After I wrote and posted the Trout Underground’s article about Simms’ decision to sell direct (the piece was not well received at Simms), I pointed the Undergrounders towards an interesting blog post by Craig, MT fly shop owner Jerry Lappier, which didn’t cut Simms any slack.

Today, I read this very perceptive Chi Wulff blog piece about Lappier’s latest article, where the fly shop owner reveals Simms pulled his dealership four days after he posted the above-mentioned article.


Here’s an excerpt from The Trout Shop owner Lappier’s most-recent (and lengthy) piece:

Instead of a supportive relationship, Simms “believes I am intent upon damaging their brand that they have worked so hard to develop”. With a hefty existing Simms inventory on hand at The Trout Shop, damaging the Simms brand seems foolish. Any damage to the Simms brand, I believe, starts within Simms’ own hierarchy. I disagree with their assertion and am only critical of Simms’ distribution polices. As I told Simms, I do not support their previous distribution policy changes, their present distribution policy or their future distribution policies. They are correct in their belief that our relationship was going nowhere and needed to end.

Simms was disappointed that I didn’t call or e-mail anyone at Simms before posting a 4,000 word blog that was largely critical of their company. They took things personally rather than accepting a challenge and changing. Simms did not feel obligated to consult with any fly shops before they radically changed their distribution policy by agreeing to sell to Cabela’s and other national accounts. Nor did they consult with The Trout Shop before they opened a competing fly shop two doors away. In fact, I was told that opening a dealer a stone’s throw away from us was Simms’ business and not The Trout Shop’s. Opening a new dealer in Craig would prove to be good for the brand. Nor did Simms consult with any fly shops before they decided to sell direct to the public via their web site. Nor did The Trout Shop consult with Simms before publishing a 4,000 word blog that was largely critical of their company and was aimed directly at their distribution policies. Communication is a two-way street. It’s frustrating when the street only goes one-way.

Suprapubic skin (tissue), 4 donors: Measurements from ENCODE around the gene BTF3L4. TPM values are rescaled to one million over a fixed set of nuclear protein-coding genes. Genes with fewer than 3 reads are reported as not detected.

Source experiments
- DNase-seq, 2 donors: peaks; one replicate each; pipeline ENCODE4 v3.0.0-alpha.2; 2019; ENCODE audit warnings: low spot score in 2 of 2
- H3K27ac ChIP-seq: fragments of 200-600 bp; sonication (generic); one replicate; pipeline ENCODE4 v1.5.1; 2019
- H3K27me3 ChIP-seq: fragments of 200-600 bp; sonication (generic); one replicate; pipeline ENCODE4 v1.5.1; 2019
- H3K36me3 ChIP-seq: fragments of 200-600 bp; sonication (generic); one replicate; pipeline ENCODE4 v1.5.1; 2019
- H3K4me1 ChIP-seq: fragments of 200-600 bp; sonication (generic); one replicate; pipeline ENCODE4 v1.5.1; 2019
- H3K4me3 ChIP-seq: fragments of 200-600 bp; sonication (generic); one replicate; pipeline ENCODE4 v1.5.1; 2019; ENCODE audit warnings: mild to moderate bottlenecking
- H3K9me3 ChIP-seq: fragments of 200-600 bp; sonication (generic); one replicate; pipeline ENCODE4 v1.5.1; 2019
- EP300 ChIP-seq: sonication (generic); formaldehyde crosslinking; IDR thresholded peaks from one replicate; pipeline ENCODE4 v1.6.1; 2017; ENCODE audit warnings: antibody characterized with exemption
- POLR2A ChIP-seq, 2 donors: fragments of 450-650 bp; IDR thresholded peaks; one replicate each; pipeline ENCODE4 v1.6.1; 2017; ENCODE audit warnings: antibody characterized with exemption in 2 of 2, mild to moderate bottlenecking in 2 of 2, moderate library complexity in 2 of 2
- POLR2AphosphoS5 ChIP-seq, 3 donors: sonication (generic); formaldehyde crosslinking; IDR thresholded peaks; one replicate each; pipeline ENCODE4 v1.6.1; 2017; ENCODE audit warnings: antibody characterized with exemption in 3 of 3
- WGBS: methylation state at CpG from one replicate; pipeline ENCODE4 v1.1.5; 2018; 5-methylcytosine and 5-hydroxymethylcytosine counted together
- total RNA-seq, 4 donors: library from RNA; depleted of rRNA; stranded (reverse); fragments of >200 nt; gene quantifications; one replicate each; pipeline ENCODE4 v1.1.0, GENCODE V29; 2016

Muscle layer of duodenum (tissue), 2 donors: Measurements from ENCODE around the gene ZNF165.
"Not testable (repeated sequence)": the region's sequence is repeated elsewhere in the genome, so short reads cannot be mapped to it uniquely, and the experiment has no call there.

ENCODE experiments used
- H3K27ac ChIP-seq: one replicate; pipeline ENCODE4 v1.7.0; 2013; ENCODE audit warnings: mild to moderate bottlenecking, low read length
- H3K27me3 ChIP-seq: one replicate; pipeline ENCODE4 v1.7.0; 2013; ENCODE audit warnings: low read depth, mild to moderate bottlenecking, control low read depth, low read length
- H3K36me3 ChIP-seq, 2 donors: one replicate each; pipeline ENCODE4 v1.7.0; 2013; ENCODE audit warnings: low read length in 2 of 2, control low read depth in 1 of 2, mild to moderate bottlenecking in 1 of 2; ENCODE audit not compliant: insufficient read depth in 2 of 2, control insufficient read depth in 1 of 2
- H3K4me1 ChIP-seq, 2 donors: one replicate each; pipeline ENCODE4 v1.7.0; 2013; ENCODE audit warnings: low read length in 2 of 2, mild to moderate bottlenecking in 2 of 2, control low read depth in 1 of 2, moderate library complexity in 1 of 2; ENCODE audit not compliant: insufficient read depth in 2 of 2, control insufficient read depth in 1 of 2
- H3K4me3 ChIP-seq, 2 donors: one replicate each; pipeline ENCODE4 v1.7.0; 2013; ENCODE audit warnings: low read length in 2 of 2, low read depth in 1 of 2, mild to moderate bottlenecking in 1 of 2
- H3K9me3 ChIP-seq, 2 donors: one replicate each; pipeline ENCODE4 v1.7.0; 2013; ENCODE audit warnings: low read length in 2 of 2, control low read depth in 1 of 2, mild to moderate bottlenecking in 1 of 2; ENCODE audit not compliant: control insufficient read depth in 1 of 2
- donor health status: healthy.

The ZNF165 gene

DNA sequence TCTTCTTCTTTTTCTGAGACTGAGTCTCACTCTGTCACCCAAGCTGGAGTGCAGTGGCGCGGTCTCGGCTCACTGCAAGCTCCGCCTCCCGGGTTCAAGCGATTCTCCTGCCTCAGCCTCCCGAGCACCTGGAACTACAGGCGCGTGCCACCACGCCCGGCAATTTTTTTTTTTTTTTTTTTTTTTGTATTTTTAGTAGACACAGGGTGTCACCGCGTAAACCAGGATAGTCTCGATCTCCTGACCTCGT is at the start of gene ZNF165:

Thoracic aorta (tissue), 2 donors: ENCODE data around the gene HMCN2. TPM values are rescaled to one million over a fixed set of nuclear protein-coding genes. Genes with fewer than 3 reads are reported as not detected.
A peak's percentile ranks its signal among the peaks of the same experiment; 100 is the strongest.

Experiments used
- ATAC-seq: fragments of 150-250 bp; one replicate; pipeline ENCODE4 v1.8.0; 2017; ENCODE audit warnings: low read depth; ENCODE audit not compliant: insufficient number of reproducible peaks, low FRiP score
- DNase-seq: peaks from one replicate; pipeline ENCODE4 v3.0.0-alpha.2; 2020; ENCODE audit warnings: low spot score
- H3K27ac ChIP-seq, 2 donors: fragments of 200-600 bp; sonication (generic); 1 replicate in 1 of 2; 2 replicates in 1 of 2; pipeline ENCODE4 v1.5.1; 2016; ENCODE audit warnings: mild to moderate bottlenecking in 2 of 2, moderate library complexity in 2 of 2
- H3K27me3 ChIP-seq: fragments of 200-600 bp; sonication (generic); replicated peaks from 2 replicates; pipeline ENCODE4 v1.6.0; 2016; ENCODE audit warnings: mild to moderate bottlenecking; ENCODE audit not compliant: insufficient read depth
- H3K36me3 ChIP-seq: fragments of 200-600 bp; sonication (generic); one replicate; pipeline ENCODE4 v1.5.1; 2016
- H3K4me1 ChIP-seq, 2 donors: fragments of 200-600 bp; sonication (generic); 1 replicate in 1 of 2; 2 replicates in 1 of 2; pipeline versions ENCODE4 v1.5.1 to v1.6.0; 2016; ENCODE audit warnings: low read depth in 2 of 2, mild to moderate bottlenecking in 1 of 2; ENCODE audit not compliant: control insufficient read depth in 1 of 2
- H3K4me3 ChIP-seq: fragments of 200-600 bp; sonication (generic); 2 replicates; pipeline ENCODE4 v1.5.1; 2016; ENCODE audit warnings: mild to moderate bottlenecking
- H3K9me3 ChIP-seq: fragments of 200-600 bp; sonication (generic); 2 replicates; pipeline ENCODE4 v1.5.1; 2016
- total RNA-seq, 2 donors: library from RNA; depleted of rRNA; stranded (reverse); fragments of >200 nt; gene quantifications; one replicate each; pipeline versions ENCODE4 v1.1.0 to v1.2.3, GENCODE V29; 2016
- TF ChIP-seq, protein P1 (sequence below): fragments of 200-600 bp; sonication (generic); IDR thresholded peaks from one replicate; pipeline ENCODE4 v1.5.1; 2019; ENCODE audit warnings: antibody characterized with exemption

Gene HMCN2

First, these things are always messy. Rarely are they clear cut. And as Lappier notes, the relationship was souring on both ends, so it’s not as if anyone is being put out on the street.

Still, it’s a behind-the-scenes glimpse at a fly fishing industry that is far different from the happy, arms-linked-as-we-march-together-into-the-future picture commonly painted for the angling public.

A guy who wrote his first commercial writing assignments on a typewriter probably doesn’t have to remind you the world is changing, and that the fly fishing industry — which suffers a more tortured sales/distribution model than most — is being forced to change with it.

That change is rarely without some bloodletting, though it’s also clear it’s an industry largely unfamiliar with a lot of independent voices (it’s good that Chi Wulff is one of those voices).

See you happily doing anything but reporting on the industry, Tom Chandler.